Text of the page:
as the granite squares of the bridge sped by
only to stop along an embankment before
tumbling down to the cobblestone walkway,
running past stone tables with old men
hovering over soapstone knights and
to the promenade, to the railing,
stunned by the grand sweep of it
from the squat cut-stone icon
to the glass spires huddled on the far shore
elbowing for prominence
to the sunset reach of New York Harbor
stretching southward
far beyond the fingertip of Manhattan
past the tugboats that
scurried in the channel
along Governor’s Island
and on past the Liberty Torch
and out to sea.
love, peace, home, memory, New York, sunset, relationship, couple, life, death,
Philip Lawrence Dec 2020
I knew when your hand brushed my collar,

removing a thread,

and removing all doubt
Philip Lawrence Oct 2020
The grains fall through corseted glass,
time squandered, regretted,
opportunities irretrievable,
a life whispered, then silent.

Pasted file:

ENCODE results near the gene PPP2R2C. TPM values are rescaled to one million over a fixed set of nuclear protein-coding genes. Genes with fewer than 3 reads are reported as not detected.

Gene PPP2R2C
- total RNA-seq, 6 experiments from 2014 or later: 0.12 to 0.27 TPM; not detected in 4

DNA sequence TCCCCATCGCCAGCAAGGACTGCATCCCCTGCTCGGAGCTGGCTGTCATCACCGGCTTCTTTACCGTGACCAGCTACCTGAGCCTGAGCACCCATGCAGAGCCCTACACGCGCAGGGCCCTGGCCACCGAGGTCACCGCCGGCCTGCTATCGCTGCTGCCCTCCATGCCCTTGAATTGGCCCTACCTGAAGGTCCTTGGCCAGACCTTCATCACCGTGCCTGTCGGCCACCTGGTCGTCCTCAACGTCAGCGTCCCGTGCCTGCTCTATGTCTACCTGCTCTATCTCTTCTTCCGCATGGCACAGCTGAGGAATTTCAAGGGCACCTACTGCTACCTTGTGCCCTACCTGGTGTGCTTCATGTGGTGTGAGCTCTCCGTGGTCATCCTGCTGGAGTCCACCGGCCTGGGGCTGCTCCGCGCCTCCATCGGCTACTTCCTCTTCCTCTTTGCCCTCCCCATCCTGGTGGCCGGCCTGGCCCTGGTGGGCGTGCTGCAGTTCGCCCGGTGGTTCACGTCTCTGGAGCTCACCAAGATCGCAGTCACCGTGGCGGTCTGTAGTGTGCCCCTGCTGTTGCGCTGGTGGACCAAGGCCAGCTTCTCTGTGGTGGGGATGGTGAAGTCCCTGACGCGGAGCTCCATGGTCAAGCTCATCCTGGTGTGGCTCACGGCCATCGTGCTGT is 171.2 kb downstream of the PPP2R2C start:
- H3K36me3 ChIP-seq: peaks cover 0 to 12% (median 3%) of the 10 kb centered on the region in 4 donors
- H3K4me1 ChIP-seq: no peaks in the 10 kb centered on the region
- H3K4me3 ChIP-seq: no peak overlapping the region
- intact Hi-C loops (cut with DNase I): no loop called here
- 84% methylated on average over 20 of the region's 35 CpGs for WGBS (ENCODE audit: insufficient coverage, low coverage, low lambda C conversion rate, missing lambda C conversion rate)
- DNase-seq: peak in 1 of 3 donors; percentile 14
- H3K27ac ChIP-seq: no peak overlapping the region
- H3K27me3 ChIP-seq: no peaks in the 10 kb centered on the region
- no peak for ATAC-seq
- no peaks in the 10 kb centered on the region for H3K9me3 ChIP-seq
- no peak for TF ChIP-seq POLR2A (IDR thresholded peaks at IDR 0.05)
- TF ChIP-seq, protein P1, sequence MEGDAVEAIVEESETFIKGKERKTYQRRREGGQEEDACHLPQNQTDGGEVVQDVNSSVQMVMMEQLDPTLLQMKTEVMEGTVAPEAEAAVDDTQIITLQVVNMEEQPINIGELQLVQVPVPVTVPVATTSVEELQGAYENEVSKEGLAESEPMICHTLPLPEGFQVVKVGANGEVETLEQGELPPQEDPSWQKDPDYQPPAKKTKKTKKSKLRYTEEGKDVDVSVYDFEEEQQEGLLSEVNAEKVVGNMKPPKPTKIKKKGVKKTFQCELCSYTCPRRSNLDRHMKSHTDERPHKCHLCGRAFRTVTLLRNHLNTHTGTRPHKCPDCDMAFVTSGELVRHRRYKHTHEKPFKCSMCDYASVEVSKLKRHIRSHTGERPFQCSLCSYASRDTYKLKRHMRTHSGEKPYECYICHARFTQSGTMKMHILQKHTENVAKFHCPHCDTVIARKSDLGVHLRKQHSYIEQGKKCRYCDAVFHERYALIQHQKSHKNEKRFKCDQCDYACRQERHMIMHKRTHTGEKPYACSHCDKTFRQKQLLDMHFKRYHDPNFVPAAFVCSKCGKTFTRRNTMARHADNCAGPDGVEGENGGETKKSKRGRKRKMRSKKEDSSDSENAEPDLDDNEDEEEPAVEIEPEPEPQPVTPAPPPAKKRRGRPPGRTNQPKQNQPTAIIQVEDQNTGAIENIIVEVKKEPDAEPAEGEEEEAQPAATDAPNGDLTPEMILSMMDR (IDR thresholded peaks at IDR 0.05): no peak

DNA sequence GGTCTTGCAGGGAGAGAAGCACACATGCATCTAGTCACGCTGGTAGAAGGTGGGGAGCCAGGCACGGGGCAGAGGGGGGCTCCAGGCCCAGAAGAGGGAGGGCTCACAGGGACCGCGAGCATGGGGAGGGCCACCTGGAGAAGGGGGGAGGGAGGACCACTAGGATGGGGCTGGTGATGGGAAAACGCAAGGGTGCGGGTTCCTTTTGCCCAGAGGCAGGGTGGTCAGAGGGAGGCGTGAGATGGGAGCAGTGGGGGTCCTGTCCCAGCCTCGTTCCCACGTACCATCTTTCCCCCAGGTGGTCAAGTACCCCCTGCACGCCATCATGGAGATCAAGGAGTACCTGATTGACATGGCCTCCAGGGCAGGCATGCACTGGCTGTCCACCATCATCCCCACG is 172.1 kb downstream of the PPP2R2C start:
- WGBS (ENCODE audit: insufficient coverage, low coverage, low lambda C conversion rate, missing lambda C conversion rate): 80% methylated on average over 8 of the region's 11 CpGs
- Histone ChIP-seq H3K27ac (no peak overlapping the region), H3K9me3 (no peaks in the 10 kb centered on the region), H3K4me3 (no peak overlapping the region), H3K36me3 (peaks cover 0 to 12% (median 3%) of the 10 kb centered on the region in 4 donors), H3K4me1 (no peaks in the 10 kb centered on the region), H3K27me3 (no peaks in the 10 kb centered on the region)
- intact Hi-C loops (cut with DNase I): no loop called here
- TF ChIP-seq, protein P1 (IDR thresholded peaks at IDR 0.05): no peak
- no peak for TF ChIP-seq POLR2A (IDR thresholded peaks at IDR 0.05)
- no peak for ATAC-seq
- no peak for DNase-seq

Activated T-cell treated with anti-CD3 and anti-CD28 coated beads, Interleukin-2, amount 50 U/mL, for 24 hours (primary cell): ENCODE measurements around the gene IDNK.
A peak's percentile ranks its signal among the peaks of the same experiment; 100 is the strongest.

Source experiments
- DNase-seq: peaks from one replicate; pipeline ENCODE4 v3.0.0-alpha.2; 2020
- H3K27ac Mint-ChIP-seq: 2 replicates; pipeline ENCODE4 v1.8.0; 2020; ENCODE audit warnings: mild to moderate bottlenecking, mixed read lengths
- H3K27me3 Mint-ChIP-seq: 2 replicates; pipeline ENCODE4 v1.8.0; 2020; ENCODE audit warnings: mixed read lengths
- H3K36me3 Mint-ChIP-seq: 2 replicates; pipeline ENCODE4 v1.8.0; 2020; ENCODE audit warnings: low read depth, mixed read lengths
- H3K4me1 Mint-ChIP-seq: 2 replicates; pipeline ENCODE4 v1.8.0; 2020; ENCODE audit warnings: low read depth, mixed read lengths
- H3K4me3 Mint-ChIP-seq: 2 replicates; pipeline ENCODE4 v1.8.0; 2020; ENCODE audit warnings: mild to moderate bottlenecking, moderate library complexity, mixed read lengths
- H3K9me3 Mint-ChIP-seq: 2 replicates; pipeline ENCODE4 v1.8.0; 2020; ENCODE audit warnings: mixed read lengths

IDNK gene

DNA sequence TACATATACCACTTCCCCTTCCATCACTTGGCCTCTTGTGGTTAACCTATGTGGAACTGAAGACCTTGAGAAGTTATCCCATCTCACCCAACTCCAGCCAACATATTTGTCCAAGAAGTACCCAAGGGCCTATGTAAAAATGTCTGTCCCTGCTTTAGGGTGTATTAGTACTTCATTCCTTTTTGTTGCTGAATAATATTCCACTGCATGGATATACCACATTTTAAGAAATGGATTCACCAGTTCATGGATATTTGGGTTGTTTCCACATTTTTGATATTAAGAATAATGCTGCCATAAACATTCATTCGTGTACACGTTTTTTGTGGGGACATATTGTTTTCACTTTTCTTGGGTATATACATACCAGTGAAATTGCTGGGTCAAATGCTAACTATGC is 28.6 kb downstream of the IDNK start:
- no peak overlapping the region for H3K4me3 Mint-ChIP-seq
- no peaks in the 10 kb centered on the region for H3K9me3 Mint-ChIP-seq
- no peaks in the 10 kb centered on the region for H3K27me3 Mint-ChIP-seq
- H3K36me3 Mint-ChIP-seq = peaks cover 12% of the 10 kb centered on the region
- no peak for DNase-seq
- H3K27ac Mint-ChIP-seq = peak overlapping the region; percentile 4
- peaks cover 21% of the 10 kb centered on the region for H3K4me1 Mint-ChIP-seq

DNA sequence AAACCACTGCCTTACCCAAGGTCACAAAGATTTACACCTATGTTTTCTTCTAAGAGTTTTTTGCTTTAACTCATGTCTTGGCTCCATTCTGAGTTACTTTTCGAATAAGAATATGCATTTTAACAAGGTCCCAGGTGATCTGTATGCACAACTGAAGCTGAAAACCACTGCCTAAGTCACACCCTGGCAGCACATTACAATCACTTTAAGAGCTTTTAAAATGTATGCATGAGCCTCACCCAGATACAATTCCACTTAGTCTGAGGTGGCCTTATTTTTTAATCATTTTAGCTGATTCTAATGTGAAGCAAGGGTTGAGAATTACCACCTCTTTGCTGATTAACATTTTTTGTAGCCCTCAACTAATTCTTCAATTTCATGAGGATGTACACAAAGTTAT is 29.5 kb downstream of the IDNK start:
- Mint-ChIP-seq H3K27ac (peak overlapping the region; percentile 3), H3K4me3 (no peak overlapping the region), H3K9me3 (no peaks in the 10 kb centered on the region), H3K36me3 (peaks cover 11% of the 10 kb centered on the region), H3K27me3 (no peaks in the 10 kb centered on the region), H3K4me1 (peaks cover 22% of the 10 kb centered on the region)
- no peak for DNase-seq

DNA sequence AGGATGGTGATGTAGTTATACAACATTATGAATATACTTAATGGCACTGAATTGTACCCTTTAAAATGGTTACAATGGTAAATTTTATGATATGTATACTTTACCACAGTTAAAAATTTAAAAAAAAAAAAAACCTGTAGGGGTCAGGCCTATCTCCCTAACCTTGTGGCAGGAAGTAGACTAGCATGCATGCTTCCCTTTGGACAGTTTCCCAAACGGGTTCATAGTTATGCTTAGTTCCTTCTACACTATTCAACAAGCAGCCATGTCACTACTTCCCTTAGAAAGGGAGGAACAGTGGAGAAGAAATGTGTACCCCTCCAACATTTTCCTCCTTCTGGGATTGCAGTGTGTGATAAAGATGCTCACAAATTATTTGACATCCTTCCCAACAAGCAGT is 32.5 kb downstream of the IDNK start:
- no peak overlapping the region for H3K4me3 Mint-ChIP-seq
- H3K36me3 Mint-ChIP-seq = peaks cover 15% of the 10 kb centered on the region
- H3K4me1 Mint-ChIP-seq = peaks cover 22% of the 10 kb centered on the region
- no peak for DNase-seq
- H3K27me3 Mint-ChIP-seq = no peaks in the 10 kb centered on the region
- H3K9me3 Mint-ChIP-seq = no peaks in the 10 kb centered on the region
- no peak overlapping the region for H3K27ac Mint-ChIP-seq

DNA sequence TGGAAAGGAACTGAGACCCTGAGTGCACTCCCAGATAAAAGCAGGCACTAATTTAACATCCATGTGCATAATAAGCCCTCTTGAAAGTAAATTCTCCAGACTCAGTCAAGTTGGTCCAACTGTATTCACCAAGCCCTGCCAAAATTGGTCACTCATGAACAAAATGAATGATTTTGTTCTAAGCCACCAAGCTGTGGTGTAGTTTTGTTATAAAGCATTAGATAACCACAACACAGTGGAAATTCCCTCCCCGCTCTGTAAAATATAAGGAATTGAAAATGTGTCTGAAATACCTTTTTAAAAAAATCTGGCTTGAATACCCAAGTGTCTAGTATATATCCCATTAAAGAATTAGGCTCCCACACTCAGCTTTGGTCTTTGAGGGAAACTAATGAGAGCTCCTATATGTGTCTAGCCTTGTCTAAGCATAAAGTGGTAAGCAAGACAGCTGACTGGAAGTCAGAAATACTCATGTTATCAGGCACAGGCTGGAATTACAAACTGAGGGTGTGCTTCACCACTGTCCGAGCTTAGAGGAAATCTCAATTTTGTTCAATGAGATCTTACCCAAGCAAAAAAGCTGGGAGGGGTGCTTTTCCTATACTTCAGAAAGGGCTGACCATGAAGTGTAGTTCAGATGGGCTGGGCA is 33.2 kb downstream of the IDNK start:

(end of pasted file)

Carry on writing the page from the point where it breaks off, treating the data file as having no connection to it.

Listen – do you hear the music?
It plays on.
Strut, leap, beam wide-eyed,
ignite a soul ablaze to

inhale the aroma of the lush
severed blades of late summer,
grin at the smiling sunflowers,
sway to the music of love,

broad-hearted, full-throated,
spear the brass circle, then cast it into the sea.
“Oh, that. That was nothing.”
A life to see.
Philip Lawrence Dec 2020
Deep breath, then another. I held my drink steady and began to walk

an awkward walk, a little too deliberate, my steps conspicuous,

almost silly as I feigned nonchalance until a fictional cough as I

neared you. Your attention caught. Was it also feigned? I didn’t want

to do any of this, this wasn’t me. But a promise if I ever saw you

again, a promise to oneself, that must be kept. And so, it was. How

could I have done otherwise, leaving you to chance.
Philip Lawrence Dec 2020
Winter is near, and night drapes quickly over the city, a black satin

sheath to be decorated by the early stars. But the skyline is

different, the glass and stone soldiers that elbow for prominence at

the river’s edge don’t shine bright until the river blackens out of

sight, not until the soft whoosh of the final ripples from the ferry

boats lap up against the pier pilings. No, the skyline sleeps late,